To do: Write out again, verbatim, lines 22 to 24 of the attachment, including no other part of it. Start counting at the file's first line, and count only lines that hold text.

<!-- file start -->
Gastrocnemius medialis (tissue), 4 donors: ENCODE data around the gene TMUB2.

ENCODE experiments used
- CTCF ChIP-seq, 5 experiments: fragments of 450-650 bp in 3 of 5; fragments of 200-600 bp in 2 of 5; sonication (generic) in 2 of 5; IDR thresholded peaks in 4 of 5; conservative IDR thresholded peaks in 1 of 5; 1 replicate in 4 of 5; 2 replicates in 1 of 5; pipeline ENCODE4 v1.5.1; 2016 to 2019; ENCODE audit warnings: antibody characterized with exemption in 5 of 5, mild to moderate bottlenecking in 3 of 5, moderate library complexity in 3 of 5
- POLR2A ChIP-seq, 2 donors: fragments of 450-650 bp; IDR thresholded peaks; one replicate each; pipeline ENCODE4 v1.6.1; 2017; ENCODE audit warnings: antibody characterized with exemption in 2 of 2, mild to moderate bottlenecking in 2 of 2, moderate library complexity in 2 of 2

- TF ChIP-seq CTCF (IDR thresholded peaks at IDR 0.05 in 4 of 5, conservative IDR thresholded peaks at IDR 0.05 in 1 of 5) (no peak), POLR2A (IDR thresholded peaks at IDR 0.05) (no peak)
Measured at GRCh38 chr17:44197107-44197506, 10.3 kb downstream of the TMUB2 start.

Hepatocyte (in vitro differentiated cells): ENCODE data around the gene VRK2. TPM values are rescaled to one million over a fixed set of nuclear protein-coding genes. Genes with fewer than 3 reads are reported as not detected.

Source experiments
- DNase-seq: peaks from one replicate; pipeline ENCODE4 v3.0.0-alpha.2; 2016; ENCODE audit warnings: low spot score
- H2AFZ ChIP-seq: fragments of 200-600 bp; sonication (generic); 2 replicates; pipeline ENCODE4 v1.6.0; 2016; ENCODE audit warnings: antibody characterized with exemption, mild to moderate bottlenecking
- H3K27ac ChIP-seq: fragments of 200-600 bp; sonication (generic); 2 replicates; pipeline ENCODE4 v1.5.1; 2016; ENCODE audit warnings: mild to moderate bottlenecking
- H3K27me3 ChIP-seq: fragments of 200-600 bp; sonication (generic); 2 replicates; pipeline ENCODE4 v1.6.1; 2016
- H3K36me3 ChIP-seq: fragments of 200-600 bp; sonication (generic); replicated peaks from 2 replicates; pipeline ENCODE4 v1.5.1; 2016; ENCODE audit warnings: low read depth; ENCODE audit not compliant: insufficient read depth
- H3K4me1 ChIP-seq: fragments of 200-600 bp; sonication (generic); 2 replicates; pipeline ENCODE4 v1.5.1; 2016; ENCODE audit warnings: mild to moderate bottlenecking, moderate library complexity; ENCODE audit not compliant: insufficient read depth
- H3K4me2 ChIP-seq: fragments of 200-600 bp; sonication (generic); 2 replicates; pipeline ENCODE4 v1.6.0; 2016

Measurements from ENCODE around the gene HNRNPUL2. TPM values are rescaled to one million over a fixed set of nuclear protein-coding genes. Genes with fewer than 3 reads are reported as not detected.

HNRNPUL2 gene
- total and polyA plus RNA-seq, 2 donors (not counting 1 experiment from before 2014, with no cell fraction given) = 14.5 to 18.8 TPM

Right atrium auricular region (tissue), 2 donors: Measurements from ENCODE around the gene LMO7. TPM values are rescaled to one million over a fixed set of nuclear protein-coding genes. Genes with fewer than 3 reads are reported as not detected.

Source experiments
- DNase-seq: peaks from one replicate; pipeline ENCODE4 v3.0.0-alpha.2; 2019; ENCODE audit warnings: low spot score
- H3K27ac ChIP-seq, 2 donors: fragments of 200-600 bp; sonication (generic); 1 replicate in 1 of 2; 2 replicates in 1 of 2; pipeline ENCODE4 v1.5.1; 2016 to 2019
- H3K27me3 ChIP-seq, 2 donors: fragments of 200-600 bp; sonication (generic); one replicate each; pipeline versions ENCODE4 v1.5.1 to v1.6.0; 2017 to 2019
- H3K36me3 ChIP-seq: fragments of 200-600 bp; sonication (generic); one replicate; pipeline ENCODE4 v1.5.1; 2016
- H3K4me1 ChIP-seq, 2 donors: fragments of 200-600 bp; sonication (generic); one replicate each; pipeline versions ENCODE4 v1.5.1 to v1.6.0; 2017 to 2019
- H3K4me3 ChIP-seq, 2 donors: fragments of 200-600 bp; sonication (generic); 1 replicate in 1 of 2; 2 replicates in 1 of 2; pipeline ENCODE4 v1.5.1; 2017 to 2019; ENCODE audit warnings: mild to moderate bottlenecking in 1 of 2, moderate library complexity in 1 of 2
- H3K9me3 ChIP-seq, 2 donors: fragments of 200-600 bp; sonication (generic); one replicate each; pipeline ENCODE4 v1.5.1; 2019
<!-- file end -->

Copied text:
- H3K27ac ChIP-seq, 2 donors: fragments of 200-600 bp; sonication (generic); 1 replicate in 1 of 2; 2 replicates in 1 of 2; pipeline ENCODE4 v1.5.1; 2016 to 2019
- H3K27me3 ChIP-seq, 2 donors: fragments of 200-600 bp; sonication (generic); one replicate each; pipeline versions ENCODE4 v1.5.1 to v1.6.0; 2017 to 2019
- H3K36me3 ChIP-seq: fragments of 200-600 bp; sonication (generic); one replicate; pipeline ENCODE4 v1.5.1; 2016